It’s closing time at the pub. Swally merchant and Star Trek hater Tam o’ Shatner’s just blown his last fiver on last orders. Taxi fare spurned and a wrathful waiting wife at home, in his quest to hoof it hame, oor Tam must brave the sub-zero brutality of the Glesga winter, the wandering ghosts of the Necropolis, and freaky lights in the sky, hovering with anal-probing intent above Mount Vernon Park.
Two and some quarter centuries ago, Robert Burns, Bard of Ayrshire, published a poetic tour de force. An epic, supernatural parable of whisky, witchcraft, sex and Satanism. That poem, was Tam o' Shanter.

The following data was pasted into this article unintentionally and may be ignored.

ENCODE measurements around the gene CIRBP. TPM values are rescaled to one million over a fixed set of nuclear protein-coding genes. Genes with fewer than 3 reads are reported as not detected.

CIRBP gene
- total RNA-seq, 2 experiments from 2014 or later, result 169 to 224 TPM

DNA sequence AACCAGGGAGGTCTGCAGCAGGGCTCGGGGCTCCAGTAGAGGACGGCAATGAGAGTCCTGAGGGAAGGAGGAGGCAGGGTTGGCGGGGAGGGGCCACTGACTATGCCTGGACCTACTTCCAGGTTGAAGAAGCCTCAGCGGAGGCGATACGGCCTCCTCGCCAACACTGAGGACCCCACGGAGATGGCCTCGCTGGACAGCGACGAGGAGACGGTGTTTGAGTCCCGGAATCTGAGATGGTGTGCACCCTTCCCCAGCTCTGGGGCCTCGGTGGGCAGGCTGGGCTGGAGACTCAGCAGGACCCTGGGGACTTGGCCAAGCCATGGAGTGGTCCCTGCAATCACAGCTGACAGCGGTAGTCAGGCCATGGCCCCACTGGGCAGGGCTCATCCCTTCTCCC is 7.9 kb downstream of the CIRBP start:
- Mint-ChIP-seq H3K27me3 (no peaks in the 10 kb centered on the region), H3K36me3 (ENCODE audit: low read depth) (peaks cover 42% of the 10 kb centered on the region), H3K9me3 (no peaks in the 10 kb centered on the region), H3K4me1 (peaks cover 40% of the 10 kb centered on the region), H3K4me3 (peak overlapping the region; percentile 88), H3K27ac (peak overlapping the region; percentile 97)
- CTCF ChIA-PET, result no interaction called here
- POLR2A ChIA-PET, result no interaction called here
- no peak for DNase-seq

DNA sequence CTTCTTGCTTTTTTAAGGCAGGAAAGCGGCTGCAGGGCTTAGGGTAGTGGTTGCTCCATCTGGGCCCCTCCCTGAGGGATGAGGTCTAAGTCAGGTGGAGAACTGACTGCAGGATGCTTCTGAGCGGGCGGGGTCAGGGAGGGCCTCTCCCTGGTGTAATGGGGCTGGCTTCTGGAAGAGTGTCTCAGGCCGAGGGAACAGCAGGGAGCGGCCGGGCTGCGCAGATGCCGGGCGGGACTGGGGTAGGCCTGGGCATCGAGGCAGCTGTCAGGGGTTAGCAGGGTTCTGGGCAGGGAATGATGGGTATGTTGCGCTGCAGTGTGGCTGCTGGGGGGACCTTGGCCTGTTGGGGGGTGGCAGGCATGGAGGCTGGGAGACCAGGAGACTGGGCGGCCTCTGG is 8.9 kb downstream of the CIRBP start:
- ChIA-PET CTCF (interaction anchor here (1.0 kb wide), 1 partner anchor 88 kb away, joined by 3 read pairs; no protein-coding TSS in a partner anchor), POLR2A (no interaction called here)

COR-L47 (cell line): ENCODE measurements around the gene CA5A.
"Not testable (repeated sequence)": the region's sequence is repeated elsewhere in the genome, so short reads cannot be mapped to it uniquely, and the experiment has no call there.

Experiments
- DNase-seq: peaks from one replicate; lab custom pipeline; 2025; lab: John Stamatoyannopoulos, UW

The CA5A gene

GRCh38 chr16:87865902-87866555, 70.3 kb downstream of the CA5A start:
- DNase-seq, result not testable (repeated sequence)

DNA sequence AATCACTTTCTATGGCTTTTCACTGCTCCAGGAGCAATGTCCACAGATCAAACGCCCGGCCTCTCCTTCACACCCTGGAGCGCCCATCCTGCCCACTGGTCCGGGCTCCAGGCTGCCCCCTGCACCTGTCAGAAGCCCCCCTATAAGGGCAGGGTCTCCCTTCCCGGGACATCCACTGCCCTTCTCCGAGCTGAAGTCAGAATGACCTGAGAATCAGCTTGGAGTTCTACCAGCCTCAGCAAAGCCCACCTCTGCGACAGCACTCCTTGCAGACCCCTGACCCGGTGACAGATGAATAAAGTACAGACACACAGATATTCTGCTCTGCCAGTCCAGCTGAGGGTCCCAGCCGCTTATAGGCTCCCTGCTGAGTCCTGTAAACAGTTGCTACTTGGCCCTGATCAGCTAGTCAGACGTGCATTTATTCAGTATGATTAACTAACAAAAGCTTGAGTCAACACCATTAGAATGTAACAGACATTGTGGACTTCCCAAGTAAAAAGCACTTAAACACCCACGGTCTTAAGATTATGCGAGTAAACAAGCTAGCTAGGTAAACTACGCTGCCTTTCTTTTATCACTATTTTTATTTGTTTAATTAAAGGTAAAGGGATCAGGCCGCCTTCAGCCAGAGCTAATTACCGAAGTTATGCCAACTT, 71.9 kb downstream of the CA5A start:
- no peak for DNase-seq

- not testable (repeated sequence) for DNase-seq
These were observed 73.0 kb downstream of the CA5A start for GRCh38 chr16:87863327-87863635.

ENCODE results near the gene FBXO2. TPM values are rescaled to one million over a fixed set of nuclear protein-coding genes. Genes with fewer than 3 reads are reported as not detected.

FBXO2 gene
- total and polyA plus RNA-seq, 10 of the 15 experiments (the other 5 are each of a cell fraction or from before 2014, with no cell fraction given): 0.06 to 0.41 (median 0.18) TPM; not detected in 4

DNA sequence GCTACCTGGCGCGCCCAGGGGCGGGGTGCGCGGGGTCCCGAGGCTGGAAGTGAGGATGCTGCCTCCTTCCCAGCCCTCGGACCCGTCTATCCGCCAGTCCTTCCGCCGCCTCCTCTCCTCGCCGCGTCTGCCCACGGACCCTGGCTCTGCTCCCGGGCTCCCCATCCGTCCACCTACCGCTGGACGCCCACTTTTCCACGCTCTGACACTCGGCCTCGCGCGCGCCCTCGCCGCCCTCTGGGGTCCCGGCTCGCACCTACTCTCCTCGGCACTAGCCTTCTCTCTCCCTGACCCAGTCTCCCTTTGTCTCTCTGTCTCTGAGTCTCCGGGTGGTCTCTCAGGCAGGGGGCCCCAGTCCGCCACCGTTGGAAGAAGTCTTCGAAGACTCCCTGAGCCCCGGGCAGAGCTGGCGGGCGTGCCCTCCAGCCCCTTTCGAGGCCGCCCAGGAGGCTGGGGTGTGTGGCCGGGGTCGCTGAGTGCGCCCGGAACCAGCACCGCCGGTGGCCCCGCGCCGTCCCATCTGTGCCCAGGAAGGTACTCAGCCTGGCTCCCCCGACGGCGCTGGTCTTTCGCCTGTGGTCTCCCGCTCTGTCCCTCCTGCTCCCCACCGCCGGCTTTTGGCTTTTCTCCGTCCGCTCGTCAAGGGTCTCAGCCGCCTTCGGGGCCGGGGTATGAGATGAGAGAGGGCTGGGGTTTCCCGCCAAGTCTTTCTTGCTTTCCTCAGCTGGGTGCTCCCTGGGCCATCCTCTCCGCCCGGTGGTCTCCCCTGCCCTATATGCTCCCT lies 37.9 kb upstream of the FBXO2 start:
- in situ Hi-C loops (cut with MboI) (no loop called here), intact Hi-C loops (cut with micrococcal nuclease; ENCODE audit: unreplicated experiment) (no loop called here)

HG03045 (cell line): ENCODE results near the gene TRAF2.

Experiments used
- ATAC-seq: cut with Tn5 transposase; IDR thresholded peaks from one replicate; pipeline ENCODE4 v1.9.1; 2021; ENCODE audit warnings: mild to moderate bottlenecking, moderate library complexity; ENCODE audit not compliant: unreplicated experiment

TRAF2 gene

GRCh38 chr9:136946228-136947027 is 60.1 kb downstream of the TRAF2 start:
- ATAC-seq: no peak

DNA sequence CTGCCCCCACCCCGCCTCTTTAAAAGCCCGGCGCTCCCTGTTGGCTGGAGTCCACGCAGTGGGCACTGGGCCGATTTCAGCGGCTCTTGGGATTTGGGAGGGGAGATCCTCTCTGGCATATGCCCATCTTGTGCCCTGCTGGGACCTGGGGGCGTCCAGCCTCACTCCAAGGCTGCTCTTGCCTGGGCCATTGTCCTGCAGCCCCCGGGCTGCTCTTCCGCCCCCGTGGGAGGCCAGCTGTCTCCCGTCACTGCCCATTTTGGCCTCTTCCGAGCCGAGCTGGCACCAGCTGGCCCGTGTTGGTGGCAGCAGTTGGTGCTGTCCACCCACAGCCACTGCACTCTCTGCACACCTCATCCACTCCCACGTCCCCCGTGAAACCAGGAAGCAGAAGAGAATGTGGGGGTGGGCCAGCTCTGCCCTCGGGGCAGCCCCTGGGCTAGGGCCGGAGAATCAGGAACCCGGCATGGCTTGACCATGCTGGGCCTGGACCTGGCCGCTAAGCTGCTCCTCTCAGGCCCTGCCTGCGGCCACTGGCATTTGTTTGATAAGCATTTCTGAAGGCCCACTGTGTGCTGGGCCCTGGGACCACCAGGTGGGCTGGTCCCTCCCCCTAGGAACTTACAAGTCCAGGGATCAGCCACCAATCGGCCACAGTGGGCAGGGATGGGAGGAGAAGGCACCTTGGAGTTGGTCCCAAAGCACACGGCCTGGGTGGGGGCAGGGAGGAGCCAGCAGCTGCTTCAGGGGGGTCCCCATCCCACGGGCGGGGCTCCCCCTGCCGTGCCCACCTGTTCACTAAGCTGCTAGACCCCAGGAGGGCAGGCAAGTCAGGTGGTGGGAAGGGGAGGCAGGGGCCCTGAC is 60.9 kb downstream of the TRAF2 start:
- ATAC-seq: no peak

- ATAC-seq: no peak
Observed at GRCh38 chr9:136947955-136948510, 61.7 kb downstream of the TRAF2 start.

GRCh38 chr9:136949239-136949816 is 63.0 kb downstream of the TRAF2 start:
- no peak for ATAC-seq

Here, D.A. Watson, author of the bestselling novels In the Devil’s Name and The Wolves of Langabhat, pays homage to the Burns masterpiece. He learned Tam o’ Shanter in primary school, and his great uncle, after whom he was named, was a Burns expert and war hero who lost a leg to a grenade in World War Two. It happened just outside Glasgow, in an unfortunate accident while he was still in basic training.